The first Klu Klux Klan group in Omaha was formed in 1921. According to the Omaha World-Herald, in 1917, a regiment of Black soldiers was stationed at Fort Omaha. White people in the surrounding Miller Park neighborhood protested a lot, writing letters to the newspaper and their elected officials. African American community leaders and politicians took it upon themselves to sound out loudly on behalf of the troops. Influential local civil rights leader John Singleton worked with Gene Thomas, a past commander of the Legion Post of Spanish War Veterans, and others to promote the inclusion of the troops there. The neighborhood eventually shut up.
During these early years, the Civil Rights movement was gearing up in Omaha with local and national action in the city. The National Federation of Colored Women, National Colored Press Association and other national organizations promoting Civil Rights had footholds, leadership and meetings in Omaha. Soon after, other national organizations became active in North Omaha, including Marcus Garvey’s United Negro Improvement Association, or UNIA; the African Blood Brotherhood, or ABB; the Urban League, and; the National Association for the Advancement of Colored People, or NAACP. Each of these formed strong organizations within Omaha that left big impacts.
The Civil Rights Era
From the 1900s all the way through the early 1970s, there was a vibrant Civil Rights movement in Omaha. Rallying together to struggle against discrimination, African Americans led a movement for equal employment, equal pay, equal housing, equal purchasing, equal access, and equal justice with white people throughout the city.
As they pressed on, a variety of organizations and individuals came together to advocate for Civil Rights for African Americans, becoming increasingly organized and effective in their actions.
In the midst of these efforts, the United States was bombed by Japan at Pearl Harbor in 1941. True to form, Omaha immediately imprisoned all people in the state who remotely looked Japanese. This included Rev. Hiram H. Kano, a minister from Scottsbluff who was in town for business. Despite being an Episcopalian minister, he was immediately apprehended and jailed in Omaha.
Omaha was deeply segregated at this point. While the laws were mostly silent, de facto segregation was the norm across the city. Police weren’t needed to kick African Americans out of places like Peony Park because Blacks knew they weren’t welcomed there, and were threatened with intimidation and violence if they tried going. Restaurants like Joe Tess and Mister C’s served Blacks at their back doors and refused them entry, while Reeds Ice Cream would gladly let African Americans order ice cream, but wouldn’t let them apply for jobs. The same went for the local Coca-Cola bottlers and for the streetcar company, which gladly took Blacks’ money but wouldn’t hire them.
The Jewish community was the target of discrimination, too. Originally congregated in the Near North Side neighborhood, when Jews tried to move to different parts of the city they routinely found race restrictive covenants in the neighborhoods where they tried to move to. As a response, an entirely Jewish neighborhood was built northwest of Memorial Park after World War II. Called “Bagel“, it became a center of Jewish Omaha’s identity for decades. Earlier, in 1924, Omaha’s Jewish community opened the Highland Country Club at South 132nd and Pacific Streets because the Omaha Country Club and others banned Jewish members. In the 1960s, Warren Buffett intentionally joined the Highland Country Club in order to make a statement about Omaha Country Club’s discrimination.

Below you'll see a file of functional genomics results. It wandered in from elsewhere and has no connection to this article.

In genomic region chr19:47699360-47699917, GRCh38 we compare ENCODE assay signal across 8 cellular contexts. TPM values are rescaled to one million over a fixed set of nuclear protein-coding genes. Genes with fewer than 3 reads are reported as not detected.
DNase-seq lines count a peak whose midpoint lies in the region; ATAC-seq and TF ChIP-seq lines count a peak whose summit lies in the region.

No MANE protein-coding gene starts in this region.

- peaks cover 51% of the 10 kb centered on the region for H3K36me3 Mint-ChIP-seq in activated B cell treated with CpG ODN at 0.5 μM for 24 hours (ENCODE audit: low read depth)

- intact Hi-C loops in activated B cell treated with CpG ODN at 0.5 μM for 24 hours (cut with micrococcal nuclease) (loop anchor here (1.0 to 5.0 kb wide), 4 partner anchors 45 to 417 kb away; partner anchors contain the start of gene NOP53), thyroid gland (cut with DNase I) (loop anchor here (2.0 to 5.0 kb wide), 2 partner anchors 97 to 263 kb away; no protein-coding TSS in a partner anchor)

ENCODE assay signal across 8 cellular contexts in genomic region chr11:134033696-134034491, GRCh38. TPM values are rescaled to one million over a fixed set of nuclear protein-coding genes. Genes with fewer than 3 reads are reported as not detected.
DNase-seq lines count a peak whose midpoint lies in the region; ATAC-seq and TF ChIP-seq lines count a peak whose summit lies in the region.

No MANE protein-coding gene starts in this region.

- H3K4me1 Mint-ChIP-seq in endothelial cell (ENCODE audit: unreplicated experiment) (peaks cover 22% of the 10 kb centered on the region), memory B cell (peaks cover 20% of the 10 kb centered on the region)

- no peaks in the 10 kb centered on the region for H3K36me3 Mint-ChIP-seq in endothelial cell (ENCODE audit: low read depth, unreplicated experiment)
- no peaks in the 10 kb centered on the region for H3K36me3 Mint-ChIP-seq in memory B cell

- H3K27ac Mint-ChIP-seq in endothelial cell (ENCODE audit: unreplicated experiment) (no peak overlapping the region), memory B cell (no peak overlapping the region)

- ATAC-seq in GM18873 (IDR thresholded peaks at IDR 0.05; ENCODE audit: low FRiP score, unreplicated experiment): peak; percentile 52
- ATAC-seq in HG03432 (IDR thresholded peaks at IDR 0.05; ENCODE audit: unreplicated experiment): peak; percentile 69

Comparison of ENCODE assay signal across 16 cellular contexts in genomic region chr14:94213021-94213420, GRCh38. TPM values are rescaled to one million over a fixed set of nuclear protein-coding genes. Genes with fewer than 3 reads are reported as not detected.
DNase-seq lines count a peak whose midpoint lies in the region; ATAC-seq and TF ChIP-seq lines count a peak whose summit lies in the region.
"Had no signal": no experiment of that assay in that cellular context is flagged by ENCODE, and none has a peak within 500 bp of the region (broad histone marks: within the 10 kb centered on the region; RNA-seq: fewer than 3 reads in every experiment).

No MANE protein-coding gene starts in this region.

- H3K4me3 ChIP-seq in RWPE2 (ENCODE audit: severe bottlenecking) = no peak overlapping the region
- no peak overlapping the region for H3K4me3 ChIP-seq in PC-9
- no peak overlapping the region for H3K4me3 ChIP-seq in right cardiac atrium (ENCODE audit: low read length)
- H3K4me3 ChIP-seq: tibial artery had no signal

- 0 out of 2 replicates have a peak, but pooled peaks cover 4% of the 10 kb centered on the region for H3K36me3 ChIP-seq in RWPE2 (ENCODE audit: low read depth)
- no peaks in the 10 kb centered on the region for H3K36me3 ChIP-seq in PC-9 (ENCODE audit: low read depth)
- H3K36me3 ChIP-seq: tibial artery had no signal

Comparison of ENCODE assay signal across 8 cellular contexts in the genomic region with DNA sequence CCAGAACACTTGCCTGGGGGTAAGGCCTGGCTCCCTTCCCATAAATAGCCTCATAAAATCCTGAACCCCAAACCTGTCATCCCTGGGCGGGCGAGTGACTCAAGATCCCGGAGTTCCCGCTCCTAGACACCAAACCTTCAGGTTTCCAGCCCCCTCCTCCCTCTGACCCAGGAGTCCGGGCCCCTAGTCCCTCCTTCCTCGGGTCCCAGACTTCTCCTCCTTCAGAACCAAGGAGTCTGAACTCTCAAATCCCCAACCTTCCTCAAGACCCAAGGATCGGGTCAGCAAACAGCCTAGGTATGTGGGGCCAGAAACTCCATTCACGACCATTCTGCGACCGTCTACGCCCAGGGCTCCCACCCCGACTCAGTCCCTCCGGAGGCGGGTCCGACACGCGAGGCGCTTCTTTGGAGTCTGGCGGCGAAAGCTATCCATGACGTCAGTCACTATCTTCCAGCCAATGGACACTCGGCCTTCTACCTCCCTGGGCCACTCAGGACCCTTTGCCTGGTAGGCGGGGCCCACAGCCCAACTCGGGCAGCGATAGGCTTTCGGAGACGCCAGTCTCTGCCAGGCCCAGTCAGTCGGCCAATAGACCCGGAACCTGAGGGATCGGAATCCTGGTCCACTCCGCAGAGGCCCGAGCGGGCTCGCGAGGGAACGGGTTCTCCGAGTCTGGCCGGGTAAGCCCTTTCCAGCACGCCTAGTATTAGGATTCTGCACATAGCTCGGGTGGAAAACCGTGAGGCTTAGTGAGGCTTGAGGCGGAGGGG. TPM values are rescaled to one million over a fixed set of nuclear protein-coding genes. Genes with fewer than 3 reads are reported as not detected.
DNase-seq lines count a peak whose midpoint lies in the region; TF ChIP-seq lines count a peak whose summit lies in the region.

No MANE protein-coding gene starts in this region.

Before 1963, African Americans weren’t allowed to go to Peony Park or swim in their pool. That year, the Omaha NAACP Youth Council began a protest of the park’s segregation rules that kept them from swimming there. After closing because they broke Nebraska segregation law in 1955, Peony Park “reopened as a private club—a popular Southern strategy for avoiding court-ordered integration of public places.” After protests in 1963 led by the NAACP, white people stopped going in great numbers through the summer, and Peony Park lost money. The park dropped their policy and African Americans were allowed to use the park for the first time that year.
In his autobiography, Preston Love, Sr. reported that in restaurants across Omaha, there was one sign that was repeated:
Hotels and shops in Omaha were segregated, too. There were several Black hotels that existed from the 1890s through the 1960s, including the Booker T. Washington Hotel; Calhoun Hotel; Broadview Hotel; and several others. Most stores in downtown Omaha were off-limits to African Americans, either through intimidation or simple denial. One of the first targets of anti-racism protesters during the Civil Rights movement was the cafeteria in the basement of the Douglas County Courthouse, as well as the Woolworth’s in downtown Omaha.
Omaha’s schools were incredibly segregated too, with the entire African American student population in the city sent to just a few schools. A couple schools were completely Black, and a few others were known for being Black schools. Segregated schools in Omaha included Lake, Lothrop, Kennedy, Kellom and Howard Kennedy. In Omaha, segregated schools didn’t mean a building was exclusively for Blacks; it meant that Black people weren’t allowed to go to schools other than ones white people wanted them to attend.